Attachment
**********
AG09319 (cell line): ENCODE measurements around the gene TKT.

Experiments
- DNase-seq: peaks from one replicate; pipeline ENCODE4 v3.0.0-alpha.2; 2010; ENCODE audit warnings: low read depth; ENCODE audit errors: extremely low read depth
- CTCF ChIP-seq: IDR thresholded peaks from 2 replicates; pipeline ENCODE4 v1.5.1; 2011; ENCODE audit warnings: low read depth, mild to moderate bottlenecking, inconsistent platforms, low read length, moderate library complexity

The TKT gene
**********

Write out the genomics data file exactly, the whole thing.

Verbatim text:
AG09319 (cell line): ENCODE measurements around the gene TKT.

Experiments
- DNase-seq: peaks from one replicate; pipeline ENCODE4 v3.0.0-alpha.2; 2010; ENCODE audit warnings: low read depth; ENCODE audit errors: extremely low read depth
- CTCF ChIP-seq: IDR thresholded peaks from 2 replicates; pipeline ENCODE4 v1.5.1; 2011; ENCODE audit warnings: low read depth, mild to moderate bottlenecking, inconsistent platforms, low read length, moderate library complexity

The TKT gene